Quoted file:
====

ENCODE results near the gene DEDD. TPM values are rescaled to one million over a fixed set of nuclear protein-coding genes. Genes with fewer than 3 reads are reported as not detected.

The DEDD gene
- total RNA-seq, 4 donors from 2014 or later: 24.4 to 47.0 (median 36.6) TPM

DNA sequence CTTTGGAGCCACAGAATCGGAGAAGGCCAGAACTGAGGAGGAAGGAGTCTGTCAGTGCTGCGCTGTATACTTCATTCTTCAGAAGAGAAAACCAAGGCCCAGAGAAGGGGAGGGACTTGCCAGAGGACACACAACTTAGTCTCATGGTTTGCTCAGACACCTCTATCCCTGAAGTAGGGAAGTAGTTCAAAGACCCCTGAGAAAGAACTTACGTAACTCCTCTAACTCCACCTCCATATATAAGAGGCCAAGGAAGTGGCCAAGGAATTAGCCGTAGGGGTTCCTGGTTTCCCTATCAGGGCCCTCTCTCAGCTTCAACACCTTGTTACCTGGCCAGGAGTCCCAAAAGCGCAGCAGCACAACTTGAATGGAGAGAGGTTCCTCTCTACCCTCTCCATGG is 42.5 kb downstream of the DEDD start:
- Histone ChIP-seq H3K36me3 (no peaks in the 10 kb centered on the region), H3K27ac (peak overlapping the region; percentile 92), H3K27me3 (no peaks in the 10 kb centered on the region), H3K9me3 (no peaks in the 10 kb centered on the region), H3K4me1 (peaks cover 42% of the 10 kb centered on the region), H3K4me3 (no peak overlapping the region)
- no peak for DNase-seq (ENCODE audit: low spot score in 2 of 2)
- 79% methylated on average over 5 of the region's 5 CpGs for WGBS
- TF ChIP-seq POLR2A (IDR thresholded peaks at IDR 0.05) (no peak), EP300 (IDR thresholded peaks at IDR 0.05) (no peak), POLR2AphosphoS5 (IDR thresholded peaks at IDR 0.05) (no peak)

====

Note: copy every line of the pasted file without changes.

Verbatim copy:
ENCODE results near the gene DEDD. TPM values are rescaled to one million over a fixed set of nuclear protein-coding genes. Genes with fewer than 3 reads are reported as not detected.

The DEDD gene
- total RNA-seq, 4 donors from 2014 or later: 24.4 to 47.0 (median 36.6) TPM

DNA sequence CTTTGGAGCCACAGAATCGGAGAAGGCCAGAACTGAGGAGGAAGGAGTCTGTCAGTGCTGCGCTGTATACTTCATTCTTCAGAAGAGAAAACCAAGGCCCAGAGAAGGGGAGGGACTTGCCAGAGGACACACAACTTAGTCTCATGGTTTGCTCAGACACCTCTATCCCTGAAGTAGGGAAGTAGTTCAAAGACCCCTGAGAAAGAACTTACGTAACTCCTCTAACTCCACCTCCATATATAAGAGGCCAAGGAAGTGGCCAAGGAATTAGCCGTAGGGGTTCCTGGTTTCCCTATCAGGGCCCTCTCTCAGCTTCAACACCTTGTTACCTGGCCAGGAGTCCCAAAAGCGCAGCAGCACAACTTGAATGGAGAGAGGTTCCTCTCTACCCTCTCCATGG is 42.5 kb downstream of the DEDD start:
- Histone ChIP-seq H3K36me3 (no peaks in the 10 kb centered on the region), H3K27ac (peak overlapping the region; percentile 92), H3K27me3 (no peaks in the 10 kb centered on the region), H3K9me3 (no peaks in the 10 kb centered on the region), H3K4me1 (peaks cover 42% of the 10 kb centered on the region), H3K4me3 (no peak overlapping the region)
- no peak for DNase-seq (ENCODE audit: low spot score in 2 of 2)
- 79% methylated on average over 5 of the region's 5 CpGs for WGBS
- TF ChIP-seq POLR2A (IDR thresholded peaks at IDR 0.05) (no peak), EP300 (IDR thresholded peaks at IDR 0.05) (no peak), POLR2AphosphoS5 (IDR thresholded peaks at IDR 0.05) (no peak)